It has sure been quite the week for the cruise line industry. On Monday, Carnival (CCL) announced that Cuba has agreed to let the company begin cruises to the island country starting May 1, the first time in more than 50 years that an ocean liner from the U.S. has been allowed there. President Obama said two years ago that the U.S. would begin rebuilding diplomatic relations with Cuba, which collapsed during the Cold War. The U.S. embassy there reopened in 2015.
"There are a lot of reasons it's taking longer to get the approval, some of which are way beyond the cruise industry," said Royal Caribbean International president and COO Adam Goldstein. Chief among the reasons is getting Cuban officials to trust Americans after years of being kept at bay.
Goldstein said, "The consideration on how to engage with a U.S. economy that is trying to be more approachable and active with the Cuban economy presents the Cuban leadership with tremendous questions that they are trying to work through."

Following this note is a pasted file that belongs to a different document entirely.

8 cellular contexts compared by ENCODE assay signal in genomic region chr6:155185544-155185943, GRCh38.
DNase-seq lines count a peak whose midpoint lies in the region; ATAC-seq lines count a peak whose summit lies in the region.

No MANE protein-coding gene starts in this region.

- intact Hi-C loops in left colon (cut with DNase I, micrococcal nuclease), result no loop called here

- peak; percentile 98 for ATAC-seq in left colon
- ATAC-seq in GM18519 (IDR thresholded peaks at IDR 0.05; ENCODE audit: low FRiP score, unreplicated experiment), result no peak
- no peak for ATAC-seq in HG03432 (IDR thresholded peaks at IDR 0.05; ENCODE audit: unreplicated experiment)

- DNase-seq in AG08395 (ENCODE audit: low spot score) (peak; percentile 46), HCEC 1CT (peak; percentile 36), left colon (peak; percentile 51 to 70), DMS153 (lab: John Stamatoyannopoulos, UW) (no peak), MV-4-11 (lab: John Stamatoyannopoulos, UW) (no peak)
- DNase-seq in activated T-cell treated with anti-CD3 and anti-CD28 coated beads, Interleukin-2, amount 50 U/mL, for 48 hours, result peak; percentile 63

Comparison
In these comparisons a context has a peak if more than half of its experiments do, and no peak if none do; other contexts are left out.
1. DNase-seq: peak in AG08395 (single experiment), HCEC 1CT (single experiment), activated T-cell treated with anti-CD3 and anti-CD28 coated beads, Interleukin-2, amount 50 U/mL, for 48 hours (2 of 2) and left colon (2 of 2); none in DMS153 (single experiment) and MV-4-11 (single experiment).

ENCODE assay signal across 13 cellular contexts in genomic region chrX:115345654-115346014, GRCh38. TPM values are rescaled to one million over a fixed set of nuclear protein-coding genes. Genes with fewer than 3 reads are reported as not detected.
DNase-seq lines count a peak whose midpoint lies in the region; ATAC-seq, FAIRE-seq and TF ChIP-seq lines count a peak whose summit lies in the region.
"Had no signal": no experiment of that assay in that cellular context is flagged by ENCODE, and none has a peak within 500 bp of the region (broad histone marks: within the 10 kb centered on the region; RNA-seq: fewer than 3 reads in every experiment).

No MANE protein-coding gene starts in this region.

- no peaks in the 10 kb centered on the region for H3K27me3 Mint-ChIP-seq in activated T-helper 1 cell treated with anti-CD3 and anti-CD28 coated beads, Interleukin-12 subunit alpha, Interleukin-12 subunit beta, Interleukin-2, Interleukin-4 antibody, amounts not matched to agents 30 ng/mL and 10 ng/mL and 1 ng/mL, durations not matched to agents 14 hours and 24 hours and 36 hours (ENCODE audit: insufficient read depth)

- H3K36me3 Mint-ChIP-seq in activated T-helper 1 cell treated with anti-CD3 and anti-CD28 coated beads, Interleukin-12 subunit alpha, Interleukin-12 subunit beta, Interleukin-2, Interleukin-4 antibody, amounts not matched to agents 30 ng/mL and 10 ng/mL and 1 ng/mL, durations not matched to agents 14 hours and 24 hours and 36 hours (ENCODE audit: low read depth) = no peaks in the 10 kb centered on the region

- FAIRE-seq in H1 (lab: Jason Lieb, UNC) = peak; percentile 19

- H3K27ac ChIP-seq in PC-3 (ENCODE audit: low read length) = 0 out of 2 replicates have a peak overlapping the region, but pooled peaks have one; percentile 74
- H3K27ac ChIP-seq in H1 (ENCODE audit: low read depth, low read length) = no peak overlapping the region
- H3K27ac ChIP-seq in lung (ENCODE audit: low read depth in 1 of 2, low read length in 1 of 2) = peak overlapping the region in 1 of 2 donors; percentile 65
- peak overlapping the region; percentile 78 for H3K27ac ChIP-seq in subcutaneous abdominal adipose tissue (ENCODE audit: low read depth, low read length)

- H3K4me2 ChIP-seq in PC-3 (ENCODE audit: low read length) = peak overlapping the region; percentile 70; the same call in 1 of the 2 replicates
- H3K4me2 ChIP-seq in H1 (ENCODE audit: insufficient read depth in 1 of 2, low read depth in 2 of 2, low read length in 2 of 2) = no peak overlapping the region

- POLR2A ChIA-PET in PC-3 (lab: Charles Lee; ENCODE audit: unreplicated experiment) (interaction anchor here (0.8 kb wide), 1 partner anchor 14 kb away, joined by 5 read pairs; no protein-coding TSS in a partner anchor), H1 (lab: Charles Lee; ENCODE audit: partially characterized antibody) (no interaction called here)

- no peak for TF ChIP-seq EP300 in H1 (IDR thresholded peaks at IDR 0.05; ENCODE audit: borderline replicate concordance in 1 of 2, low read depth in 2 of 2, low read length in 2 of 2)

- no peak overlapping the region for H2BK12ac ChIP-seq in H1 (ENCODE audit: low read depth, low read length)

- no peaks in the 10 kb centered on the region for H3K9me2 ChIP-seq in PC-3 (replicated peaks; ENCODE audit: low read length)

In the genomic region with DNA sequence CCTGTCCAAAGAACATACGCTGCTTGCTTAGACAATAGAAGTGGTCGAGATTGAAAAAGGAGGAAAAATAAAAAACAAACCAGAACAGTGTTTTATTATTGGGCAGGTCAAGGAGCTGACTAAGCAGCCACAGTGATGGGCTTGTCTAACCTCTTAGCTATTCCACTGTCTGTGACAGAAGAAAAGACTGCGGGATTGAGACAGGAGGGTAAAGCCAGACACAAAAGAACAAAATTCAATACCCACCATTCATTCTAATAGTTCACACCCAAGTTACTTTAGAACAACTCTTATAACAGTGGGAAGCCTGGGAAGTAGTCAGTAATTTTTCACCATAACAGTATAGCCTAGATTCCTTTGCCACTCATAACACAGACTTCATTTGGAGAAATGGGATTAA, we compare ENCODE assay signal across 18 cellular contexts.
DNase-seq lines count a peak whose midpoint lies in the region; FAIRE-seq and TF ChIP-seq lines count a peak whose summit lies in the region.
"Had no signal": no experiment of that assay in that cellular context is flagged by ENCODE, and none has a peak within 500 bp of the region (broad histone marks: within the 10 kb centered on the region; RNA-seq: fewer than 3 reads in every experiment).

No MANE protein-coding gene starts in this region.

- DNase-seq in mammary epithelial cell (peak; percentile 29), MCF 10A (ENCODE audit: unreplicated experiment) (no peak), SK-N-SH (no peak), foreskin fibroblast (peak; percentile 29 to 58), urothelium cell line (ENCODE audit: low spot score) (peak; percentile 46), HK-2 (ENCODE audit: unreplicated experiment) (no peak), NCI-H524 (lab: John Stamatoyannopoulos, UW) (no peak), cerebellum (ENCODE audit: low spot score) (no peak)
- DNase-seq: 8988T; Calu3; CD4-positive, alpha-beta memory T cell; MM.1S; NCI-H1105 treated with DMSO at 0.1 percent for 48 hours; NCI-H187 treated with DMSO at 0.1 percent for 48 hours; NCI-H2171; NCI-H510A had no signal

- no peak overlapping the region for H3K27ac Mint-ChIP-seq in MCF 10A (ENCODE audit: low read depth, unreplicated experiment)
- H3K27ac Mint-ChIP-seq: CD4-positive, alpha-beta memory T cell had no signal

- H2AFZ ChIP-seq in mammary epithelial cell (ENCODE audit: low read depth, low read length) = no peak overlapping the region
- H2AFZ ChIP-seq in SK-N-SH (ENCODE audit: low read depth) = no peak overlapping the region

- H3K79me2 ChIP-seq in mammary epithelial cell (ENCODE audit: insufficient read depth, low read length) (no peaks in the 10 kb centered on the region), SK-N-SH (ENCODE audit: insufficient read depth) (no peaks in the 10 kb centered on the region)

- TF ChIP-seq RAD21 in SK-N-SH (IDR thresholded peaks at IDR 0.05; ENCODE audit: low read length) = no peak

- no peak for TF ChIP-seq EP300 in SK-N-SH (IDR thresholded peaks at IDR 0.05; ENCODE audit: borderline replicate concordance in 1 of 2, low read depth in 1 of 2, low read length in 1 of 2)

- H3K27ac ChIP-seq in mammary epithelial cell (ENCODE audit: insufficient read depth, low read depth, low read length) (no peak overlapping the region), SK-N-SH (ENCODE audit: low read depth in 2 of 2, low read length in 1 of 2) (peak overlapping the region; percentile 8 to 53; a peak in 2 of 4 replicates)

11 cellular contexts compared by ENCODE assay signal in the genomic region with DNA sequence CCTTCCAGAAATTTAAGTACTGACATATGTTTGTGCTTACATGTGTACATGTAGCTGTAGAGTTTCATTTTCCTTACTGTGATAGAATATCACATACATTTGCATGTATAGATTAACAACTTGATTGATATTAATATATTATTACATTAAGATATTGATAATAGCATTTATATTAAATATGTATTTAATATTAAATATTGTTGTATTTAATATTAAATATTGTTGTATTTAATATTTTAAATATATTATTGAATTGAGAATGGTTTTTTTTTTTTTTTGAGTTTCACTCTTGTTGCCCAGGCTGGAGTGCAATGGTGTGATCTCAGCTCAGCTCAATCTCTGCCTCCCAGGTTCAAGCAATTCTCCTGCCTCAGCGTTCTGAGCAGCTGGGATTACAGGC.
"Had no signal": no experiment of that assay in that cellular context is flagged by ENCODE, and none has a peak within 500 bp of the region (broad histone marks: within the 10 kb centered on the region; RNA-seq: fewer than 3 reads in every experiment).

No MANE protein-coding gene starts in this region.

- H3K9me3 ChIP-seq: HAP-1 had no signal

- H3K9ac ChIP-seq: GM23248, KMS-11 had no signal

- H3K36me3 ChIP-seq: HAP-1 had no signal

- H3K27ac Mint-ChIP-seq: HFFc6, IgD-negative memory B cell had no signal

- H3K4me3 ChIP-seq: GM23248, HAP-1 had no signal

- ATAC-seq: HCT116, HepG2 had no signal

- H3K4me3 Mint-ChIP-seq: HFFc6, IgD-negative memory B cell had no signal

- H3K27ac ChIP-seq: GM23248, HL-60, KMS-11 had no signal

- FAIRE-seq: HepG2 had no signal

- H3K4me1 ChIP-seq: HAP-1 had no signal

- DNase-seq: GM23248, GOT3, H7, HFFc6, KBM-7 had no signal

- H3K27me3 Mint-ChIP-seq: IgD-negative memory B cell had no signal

Even once Cuba opens up to the likes of Royal Caribbean and Norwegian Cruise Line, investors shouldn't expect a meaningful lift to profits.
"There is literally not enough capacity in Cuba to host cruise ships to make a meaningful economic difference in the performance of the public cruise companies," said Goldstein, who pointed out that right now there is only one pier in Havana Harbor that could host cruise ships.